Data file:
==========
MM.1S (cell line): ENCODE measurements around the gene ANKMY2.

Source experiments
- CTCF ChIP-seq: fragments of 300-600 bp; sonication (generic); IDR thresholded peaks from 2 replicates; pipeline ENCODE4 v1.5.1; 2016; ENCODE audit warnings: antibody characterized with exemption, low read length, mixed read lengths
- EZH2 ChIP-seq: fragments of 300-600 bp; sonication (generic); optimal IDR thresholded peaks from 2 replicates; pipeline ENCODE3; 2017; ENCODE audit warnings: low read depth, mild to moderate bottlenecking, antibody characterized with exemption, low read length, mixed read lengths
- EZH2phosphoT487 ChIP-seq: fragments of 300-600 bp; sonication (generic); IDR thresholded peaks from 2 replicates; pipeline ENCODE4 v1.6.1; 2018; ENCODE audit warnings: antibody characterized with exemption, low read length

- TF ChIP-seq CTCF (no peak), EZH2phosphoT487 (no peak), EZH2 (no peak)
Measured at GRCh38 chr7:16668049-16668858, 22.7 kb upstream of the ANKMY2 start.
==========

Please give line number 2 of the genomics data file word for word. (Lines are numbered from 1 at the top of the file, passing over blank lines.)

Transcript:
Source experiments